Can a 90-Year-Old Vampire Movie Hold Up in the Era of Twilight?
11.14.12 by Mandy
"Is this your wife? What a lovely throat."
Nosferatu is a classic movie that is studied in film schools and is arguably the first horror movie ever. The story of Dracula interpreted by a member of the German expressionist movement is undoubtedly artistically significant, but is it actually a fun movie to sit down and watch on a dark and stormy night?
The Verdict: With the right musical score, this one definitely holds up, with the wrong soundtrack... meh.
We’ve developed a formula to determine the Longevity Index for a movie and it (sort-of) scientifically finds whether or not a movie will hold up after several years. This is the first time we've tried it with a really old movie, but we wanted to see if the formula would work on a classic like Nosferatu: A Symphony of Horror.
P (Plot) = 8.4 With international travel, death, angry mobs, and a creepy snaggle-toothed real estate agent who likes to eat bugs, this one gets a strong score for plot.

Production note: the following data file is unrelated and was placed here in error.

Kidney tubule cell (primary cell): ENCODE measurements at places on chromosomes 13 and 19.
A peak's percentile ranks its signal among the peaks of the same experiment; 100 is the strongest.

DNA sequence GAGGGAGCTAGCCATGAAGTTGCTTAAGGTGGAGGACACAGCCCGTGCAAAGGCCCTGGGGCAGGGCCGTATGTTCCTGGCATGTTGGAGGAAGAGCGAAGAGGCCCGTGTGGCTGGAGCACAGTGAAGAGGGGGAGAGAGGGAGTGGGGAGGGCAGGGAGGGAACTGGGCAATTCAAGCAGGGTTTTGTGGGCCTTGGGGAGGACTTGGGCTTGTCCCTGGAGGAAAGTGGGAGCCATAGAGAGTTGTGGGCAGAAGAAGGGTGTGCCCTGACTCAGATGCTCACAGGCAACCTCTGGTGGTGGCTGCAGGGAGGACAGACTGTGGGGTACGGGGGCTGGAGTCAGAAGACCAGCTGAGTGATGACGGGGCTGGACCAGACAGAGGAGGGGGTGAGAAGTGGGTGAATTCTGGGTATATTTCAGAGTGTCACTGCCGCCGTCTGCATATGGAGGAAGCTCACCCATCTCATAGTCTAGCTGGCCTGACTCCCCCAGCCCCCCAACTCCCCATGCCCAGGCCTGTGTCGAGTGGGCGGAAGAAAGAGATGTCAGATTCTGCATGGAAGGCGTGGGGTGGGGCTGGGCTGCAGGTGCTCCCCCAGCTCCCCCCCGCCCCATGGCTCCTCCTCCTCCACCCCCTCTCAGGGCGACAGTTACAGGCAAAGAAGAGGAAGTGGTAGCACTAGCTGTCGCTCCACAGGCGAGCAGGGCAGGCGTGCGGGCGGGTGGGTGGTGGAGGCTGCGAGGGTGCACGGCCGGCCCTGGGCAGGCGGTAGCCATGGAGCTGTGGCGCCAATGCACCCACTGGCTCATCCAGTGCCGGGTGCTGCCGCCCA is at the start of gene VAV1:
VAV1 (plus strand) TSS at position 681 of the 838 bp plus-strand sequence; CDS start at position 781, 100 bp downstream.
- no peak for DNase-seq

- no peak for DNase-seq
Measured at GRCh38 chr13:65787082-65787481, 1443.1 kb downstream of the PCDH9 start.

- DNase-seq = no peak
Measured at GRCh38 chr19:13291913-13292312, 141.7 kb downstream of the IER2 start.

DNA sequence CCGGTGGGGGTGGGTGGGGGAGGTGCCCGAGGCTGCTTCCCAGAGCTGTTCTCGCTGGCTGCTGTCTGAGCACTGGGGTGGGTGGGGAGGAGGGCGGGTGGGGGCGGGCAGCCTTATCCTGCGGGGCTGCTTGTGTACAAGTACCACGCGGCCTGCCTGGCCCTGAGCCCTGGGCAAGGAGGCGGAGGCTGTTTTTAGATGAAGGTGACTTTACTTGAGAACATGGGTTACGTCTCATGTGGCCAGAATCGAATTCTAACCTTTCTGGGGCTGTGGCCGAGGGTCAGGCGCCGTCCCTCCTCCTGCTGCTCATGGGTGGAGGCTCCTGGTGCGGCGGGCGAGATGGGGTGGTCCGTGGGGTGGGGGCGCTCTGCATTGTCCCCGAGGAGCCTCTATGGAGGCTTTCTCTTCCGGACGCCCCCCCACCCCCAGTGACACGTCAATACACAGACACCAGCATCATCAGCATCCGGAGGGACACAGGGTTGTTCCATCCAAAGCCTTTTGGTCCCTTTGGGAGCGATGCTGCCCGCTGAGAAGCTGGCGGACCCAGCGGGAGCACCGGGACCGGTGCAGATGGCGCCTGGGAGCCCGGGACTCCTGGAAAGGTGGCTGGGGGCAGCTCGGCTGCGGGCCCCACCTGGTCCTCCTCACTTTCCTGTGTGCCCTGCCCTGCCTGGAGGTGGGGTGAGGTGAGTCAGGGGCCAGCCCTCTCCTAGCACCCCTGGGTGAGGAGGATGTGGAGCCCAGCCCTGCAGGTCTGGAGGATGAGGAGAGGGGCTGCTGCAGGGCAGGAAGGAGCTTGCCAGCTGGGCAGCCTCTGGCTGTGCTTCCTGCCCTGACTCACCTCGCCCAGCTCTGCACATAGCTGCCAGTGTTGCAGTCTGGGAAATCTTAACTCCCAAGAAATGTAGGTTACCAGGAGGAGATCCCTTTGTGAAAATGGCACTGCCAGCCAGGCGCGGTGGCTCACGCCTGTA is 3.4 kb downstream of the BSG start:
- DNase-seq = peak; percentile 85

S (Script) = 6.8 Since it's a silent movie, this is a difficult one to evaluate in terms of its script, but the flick does convey a sense of eerie creepiness using nothing but shadows, weird makeup, and extreme shoulder pads in the villain's coats, and that is certainly an achievement. The movie deserves points for all that stuff, and here seems a good place to put them.
T (Topicality) = 4 Nosferatu has the timeless appeal of the Dracula story, until the twist at the end that screams early-20th-century expressionist movement.
D (Dated) = 7 This one doesn't have any of those new-fangled effects like sound, so, yes, it definitely has a dated feel. It's also a little strange when everything else in a scene is made to look like it's from the early 19th century and then in walks some chick with a decidedly 1920s hairstyle.
U (Universality) = 70 This classic movie is about love and sacrifice and the undead and the arrival of a monster being confused with an black plague infestation. Maybe these aren't all the most universal themes ever to show up in a movie, but there's enough here that most viewers will find something to connect to.
Nosferatu's LI = 97.
It turns out that Nosferatu sits right at the cusp of holding up or not holding up, and while live musical accompaniment and an audience might push it over the edge into the "decidedly holds up" territory, a free online version with a mediocre score could leave some viewers distracted and a tad bored — while still being fairly creeped out by the super creepy Count Orlok.